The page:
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Wall Stree Protestors

FleetAdmiral_BamBam

GROUP: Members

POSTS: 46314

Report this Oct. 05 2011, 2:58 pm

Quote: Chief Warrant Officer Finn @ Oct. 05 2011, 12:51 pm

Quote: FleetAdmiral_BamBam @ Oct. 05 2011, 11:48 am

>

>Actually, the free market does correct the issue - it's just not the way you like it.   The problem is just been made worse with the Moral Hazard philosophy and the government's socialist policies trying to "fix"the issue instead of letting people be held accountable for what they do.

>
Hewlett-Packard and Yahoo were not bailed out by the government.  Overcompensation for inept executives is not strictly the purview of banks and investment firms.

I didn't mean to imply that he governemnt bailed everyone out - sometimes the company board bailed out the executive.  But that's your opinion that an executive was overcompensated.  As I said before, if it's a publicly traded company and you own shares, say something.  If not, then why do you care that what someone else's compensation is?


FleetAdmiral_BamBam

GROUP: Members

POSTS: 46314

Report this Oct. 05 2011, 5:02 pm

Quote: /view_profile/ @

Quote: /view_profile/ @

Quote: /view_profile/ @

>

>

>Actually, the free market does correct the issue - it's just not the way you like it.   The problem is just been made worse with the Moral Hazard philosophy and the government's socialist policies trying to "fix"the issue instead of letting people be held accountable for what they do.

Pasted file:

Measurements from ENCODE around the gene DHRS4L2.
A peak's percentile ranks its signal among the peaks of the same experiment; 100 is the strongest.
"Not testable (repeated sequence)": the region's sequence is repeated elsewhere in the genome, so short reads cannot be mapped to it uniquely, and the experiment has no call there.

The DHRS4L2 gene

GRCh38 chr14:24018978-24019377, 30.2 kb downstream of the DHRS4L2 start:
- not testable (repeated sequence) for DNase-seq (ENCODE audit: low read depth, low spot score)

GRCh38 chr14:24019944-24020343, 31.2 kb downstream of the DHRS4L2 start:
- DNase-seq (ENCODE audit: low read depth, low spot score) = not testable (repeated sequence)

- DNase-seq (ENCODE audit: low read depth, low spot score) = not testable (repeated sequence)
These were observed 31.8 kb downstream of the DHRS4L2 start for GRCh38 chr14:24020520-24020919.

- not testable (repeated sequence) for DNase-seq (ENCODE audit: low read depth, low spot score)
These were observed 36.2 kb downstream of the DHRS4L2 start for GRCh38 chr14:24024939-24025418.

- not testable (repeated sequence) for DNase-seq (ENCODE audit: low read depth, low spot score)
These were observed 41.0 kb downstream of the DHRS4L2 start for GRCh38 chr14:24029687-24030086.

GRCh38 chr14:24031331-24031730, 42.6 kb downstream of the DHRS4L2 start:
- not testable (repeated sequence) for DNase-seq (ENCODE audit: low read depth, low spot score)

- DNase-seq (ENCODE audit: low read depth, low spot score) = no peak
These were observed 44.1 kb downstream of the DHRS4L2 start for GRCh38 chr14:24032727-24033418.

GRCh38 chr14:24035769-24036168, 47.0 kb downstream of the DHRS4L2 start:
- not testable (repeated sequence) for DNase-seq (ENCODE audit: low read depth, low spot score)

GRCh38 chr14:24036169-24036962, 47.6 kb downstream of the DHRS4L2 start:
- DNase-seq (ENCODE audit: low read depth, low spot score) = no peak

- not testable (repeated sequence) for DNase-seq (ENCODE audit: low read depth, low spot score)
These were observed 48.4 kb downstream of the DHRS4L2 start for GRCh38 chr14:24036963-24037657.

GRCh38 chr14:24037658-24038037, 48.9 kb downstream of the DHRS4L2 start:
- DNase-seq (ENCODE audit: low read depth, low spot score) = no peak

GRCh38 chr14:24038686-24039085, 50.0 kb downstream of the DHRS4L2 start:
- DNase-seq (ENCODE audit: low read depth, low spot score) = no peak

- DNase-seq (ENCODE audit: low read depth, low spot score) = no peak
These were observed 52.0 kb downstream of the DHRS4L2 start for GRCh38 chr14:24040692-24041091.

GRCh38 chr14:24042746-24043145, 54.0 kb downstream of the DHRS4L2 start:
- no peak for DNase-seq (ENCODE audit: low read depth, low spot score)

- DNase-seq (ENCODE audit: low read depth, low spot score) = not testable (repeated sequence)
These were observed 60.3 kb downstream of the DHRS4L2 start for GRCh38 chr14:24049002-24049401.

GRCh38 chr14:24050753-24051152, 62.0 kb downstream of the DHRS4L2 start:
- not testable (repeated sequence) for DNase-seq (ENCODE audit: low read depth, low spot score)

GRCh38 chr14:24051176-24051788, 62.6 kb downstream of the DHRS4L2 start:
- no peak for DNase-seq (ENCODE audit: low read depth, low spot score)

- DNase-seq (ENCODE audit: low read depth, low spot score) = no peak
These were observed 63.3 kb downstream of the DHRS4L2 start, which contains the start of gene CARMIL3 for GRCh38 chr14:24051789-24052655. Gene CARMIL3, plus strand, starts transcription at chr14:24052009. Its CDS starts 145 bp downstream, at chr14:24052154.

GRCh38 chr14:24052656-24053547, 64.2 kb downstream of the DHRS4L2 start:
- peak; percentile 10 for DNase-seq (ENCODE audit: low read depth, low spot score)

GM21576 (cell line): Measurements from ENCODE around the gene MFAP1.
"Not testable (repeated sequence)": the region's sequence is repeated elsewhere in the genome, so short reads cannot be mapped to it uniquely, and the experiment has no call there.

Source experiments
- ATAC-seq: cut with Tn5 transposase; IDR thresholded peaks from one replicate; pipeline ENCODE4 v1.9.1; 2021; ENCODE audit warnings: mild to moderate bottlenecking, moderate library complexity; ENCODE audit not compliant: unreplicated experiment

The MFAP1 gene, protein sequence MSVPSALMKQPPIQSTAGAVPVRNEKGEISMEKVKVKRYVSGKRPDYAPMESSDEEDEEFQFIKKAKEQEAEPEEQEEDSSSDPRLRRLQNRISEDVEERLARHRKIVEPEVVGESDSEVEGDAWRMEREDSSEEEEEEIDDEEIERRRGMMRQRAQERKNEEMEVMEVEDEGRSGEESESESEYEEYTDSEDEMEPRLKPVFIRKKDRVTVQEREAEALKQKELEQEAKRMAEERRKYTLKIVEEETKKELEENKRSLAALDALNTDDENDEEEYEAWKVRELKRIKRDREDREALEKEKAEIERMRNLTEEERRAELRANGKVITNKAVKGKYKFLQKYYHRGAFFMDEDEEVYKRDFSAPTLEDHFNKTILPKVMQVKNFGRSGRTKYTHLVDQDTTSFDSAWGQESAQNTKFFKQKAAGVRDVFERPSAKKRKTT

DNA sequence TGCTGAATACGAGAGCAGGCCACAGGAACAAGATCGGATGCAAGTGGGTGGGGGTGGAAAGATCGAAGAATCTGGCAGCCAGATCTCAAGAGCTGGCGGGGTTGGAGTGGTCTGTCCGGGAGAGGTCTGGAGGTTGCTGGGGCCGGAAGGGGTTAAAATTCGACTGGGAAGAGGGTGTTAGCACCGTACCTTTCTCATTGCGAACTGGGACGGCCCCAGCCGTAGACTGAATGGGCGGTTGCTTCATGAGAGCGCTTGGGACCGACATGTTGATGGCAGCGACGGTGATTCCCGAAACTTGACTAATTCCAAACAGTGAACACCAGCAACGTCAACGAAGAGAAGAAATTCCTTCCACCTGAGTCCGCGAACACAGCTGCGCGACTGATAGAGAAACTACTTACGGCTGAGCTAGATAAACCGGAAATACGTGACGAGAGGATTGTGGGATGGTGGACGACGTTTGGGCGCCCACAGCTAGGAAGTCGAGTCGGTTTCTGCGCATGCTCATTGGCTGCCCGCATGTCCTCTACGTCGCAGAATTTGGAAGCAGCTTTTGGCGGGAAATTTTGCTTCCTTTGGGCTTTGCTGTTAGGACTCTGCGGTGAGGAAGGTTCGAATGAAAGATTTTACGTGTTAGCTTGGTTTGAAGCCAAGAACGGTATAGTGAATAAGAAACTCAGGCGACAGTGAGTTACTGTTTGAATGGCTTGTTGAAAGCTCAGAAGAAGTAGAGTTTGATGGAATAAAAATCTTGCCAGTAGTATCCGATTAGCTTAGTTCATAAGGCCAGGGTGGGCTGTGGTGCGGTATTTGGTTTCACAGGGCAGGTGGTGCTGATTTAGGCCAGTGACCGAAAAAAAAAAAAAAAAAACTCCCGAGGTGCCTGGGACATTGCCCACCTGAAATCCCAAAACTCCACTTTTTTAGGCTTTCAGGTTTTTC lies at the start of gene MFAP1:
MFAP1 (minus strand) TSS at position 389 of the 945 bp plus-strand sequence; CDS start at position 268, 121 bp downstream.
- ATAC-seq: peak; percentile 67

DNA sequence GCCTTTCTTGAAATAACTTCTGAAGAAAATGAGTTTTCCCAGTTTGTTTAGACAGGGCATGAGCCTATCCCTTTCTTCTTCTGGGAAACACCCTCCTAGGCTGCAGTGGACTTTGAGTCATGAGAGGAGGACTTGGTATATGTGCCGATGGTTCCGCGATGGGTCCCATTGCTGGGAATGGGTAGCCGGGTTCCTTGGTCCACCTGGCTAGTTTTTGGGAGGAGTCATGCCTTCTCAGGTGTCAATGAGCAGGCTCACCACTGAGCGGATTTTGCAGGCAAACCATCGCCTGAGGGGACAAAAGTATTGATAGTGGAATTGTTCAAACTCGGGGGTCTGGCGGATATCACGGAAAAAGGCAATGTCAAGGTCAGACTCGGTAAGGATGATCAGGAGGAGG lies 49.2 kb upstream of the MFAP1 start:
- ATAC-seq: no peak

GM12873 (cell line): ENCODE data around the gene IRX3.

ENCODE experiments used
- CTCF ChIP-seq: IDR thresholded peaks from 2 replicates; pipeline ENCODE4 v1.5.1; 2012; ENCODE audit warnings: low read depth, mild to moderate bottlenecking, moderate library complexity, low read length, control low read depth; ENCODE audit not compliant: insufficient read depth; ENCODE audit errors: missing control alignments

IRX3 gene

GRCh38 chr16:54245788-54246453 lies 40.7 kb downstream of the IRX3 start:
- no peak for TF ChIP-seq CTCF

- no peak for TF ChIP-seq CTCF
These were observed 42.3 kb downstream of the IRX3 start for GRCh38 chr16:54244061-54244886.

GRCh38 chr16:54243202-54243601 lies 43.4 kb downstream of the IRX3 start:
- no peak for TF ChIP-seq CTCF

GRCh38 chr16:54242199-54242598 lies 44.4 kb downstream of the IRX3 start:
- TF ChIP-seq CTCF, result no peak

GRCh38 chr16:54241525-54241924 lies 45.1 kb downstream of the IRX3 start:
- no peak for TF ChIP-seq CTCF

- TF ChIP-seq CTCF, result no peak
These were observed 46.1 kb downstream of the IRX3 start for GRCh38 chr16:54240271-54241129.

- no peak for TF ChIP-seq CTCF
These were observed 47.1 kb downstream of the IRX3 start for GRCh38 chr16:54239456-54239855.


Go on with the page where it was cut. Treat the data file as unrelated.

>
Hewlett-Packard and Yahoo were not bailed out by the government.  Overcompensation for inept executives is not strictly the purview of banks and investment firms.

And what about the CEOs or Ford and the other big american car makers, they were bailed out too and have been inept and overpaid for decades.

Ford was not bailed out, but GM was.  (And Obama illegally fired GM's CEO.)


Aside from the stupidity of the government from bailing out a business, it is the the shareholders responsibility to keep executives in line.


padracin

GROUP: Members

POSTS: 325

Report this Oct. 05 2011, 5:03 pm

Quote: Chief Warrant Officer Finn @ Oct. 05 2011, 11:23 am

>The issue here is that while some companies are dying and shareholders are losing money on their investments, the top executives that are running the companies into the ground is still getting $20 million bonuses.

>


 


Thank you, this weeks WP cited the trend to 'benchmark' CEO compensation based on earnings of companies making much more money than the firm doing the benchmarking..............this compensation is not merit based, it's not 'creating jobs' quite the contrary........and its stealing value from the shareholders many of whom are holding the shares in their retirement funds.

Corwin8